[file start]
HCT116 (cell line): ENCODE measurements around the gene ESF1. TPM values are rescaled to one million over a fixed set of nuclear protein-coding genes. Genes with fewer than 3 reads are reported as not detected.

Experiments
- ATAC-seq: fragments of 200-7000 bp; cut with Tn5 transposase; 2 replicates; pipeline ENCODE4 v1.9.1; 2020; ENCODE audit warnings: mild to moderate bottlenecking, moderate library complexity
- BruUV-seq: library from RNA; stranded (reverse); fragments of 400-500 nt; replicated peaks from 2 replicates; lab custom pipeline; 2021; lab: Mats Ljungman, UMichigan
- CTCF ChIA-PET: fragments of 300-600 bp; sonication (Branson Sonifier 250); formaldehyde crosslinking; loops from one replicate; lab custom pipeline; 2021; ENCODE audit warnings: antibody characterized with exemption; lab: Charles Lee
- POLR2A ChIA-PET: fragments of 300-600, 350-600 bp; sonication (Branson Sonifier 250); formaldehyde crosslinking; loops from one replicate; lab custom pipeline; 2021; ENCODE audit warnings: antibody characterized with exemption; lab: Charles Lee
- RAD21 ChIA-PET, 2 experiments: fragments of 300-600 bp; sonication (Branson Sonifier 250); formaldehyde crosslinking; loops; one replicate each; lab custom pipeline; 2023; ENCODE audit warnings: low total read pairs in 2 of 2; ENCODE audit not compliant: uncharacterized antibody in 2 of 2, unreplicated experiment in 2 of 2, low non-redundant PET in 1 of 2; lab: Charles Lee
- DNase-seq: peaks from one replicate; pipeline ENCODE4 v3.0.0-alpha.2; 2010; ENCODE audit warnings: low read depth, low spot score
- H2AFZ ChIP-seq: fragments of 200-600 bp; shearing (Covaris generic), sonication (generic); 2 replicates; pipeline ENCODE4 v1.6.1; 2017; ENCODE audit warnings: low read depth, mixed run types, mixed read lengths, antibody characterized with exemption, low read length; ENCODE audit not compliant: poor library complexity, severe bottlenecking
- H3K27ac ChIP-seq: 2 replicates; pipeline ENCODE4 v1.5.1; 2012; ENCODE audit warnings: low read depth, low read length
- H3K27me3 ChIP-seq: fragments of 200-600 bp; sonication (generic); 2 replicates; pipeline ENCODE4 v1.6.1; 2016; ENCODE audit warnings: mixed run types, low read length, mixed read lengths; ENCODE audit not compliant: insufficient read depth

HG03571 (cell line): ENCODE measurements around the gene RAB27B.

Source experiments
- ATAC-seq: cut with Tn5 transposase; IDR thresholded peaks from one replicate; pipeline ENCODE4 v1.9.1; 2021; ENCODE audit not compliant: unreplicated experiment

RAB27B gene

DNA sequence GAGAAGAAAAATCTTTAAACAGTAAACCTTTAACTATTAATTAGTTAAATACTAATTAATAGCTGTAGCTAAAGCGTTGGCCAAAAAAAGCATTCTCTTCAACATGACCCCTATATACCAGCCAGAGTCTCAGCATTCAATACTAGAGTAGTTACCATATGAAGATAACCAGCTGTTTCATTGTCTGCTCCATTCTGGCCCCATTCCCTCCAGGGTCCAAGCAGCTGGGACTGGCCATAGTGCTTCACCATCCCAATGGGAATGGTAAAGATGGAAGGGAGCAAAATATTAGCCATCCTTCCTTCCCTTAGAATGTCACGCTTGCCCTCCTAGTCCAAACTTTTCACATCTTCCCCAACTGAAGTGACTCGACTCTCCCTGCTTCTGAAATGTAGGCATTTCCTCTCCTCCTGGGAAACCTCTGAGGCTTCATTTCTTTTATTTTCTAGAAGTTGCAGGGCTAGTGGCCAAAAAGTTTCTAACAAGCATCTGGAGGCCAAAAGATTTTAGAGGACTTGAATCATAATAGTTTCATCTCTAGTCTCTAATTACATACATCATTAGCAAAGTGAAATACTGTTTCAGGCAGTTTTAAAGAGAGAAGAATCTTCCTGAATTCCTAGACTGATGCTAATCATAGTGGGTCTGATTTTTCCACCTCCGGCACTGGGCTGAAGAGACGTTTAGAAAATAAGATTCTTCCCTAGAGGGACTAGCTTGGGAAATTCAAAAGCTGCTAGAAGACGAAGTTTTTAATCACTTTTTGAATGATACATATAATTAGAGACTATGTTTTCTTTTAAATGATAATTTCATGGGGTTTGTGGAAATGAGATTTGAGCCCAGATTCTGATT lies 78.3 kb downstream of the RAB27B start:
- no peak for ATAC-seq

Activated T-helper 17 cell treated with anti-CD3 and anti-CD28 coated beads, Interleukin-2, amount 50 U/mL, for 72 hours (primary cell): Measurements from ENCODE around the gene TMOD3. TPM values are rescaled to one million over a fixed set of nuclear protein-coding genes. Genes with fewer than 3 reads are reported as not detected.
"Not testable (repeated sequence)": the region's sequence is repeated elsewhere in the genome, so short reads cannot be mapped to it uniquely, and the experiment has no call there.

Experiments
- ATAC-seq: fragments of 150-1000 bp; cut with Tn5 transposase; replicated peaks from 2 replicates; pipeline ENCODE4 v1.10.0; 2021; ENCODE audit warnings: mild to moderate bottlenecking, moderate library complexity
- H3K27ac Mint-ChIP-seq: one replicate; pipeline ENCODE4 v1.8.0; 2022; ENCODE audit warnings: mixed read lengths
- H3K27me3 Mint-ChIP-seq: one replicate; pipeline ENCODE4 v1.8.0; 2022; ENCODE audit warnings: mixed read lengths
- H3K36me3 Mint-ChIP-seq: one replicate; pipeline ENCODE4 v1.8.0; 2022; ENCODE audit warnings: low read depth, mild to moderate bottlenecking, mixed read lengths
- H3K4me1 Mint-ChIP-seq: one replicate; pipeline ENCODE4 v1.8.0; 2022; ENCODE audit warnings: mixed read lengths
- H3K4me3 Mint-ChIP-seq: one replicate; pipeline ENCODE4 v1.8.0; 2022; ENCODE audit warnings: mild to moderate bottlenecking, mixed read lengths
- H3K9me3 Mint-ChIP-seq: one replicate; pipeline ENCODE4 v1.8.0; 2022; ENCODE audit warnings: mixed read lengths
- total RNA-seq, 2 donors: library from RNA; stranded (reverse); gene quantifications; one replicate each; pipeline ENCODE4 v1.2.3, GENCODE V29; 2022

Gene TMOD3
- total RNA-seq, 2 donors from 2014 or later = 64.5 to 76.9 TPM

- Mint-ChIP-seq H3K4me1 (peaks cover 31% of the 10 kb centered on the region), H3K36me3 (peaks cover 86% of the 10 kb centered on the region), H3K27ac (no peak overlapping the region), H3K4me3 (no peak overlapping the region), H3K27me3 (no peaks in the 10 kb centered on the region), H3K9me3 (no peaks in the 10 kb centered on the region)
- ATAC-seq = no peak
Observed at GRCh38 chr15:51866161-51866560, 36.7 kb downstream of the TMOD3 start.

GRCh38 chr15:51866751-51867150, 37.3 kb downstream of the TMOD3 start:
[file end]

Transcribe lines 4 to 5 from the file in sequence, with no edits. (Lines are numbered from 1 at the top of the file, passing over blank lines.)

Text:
- BruUV-seq: library from RNA; stranded (reverse); fragments of 400-500 nt; replicated peaks from 2 replicates; lab custom pipeline; 2021; lab: Mats Ljungman, UMichigan
- CTCF ChIA-PET: fragments of 300-600 bp; sonication (Branson Sonifier 250); formaldehyde crosslinking; loops from one replicate; lab custom pipeline; 2021; ENCODE audit warnings: antibody characterized with exemption; lab: Charles Lee